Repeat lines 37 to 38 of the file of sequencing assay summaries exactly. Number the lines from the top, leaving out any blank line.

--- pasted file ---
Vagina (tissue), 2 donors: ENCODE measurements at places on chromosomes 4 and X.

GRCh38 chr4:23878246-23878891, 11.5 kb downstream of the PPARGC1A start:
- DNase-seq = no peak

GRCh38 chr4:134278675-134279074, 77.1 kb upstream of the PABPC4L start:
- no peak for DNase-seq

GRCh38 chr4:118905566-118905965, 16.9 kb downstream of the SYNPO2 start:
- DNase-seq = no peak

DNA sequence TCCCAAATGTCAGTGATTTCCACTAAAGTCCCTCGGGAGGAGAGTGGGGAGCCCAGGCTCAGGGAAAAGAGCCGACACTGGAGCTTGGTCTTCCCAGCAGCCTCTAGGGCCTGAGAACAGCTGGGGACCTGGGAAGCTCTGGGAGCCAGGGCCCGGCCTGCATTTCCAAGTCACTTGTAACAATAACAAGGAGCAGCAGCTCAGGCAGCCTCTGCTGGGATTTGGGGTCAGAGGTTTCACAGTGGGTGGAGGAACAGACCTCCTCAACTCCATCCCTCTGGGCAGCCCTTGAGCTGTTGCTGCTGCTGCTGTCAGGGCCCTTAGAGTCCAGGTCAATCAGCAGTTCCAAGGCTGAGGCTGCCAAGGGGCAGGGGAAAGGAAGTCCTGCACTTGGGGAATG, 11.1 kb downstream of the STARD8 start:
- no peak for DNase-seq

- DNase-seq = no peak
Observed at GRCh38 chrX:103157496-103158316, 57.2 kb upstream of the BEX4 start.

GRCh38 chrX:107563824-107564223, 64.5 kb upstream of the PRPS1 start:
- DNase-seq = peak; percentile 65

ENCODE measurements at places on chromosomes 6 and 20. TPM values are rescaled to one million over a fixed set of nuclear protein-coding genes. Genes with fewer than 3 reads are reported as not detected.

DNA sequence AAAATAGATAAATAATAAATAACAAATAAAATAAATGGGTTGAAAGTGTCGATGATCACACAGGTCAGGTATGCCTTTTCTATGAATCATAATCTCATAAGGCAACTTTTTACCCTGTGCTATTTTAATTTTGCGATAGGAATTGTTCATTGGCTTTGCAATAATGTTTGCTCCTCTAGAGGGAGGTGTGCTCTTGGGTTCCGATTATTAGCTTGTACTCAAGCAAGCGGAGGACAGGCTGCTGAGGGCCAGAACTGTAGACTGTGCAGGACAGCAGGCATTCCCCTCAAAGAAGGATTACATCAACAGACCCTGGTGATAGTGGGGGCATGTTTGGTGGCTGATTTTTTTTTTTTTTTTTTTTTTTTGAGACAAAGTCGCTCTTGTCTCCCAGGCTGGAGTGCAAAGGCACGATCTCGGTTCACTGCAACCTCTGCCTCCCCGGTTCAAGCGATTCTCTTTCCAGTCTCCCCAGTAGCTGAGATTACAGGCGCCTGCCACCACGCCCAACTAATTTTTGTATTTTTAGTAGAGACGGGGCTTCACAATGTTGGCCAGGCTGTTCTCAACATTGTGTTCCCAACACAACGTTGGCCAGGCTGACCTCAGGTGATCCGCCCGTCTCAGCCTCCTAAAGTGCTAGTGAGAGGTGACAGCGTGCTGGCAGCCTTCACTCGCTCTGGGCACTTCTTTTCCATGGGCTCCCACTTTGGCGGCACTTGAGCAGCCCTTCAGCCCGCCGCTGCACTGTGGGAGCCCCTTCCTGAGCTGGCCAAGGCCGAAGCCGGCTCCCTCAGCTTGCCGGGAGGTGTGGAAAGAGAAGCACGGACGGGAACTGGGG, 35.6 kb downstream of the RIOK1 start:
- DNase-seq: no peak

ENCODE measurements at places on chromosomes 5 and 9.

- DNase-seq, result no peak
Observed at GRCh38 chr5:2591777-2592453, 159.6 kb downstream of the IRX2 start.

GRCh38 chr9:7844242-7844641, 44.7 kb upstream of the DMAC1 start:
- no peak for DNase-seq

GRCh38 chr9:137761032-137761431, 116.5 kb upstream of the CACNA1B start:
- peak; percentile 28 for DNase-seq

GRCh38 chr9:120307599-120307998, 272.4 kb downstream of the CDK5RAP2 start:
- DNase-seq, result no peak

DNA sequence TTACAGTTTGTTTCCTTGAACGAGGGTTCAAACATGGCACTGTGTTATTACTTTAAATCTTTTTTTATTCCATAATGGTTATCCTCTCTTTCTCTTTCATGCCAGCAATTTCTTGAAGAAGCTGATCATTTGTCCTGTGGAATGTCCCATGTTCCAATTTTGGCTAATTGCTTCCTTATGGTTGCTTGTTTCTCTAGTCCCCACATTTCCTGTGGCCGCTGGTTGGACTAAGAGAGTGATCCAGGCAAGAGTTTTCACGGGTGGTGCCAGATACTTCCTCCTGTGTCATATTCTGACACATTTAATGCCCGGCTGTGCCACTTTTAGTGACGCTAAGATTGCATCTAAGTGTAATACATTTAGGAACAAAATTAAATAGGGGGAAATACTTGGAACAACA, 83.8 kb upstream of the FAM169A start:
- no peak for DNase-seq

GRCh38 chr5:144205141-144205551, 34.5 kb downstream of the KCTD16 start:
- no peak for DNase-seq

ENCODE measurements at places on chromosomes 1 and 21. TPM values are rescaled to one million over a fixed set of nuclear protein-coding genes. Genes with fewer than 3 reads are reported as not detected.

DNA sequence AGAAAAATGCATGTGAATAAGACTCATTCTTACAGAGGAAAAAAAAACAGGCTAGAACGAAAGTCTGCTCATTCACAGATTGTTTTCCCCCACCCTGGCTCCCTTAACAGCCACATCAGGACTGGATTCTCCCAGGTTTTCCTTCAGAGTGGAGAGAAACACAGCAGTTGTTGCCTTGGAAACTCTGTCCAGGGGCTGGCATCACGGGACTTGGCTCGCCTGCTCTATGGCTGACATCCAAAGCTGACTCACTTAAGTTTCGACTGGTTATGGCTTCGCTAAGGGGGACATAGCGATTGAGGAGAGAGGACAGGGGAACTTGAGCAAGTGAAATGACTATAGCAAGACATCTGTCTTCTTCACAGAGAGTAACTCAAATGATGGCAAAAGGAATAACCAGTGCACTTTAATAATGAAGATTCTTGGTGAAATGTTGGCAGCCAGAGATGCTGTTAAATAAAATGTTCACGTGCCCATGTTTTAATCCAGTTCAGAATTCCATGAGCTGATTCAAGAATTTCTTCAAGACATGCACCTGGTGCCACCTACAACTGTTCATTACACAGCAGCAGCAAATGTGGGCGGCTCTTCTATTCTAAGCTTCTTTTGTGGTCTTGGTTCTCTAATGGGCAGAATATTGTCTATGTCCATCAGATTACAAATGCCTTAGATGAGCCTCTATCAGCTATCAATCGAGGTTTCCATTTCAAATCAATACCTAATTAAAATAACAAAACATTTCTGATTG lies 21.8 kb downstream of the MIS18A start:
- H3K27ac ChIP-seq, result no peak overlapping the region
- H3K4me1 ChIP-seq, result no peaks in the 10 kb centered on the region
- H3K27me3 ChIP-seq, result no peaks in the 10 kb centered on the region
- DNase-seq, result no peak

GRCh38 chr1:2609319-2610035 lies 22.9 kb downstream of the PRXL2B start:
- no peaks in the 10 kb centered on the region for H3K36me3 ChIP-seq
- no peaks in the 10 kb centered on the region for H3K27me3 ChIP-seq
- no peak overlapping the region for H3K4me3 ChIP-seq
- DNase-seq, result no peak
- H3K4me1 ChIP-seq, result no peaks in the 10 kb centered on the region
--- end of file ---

- no peaks in the 10 kb centered on the region for H3K36me3 ChIP-seq
- no peaks in the 10 kb centered on the region for H3K27me3 ChIP-seq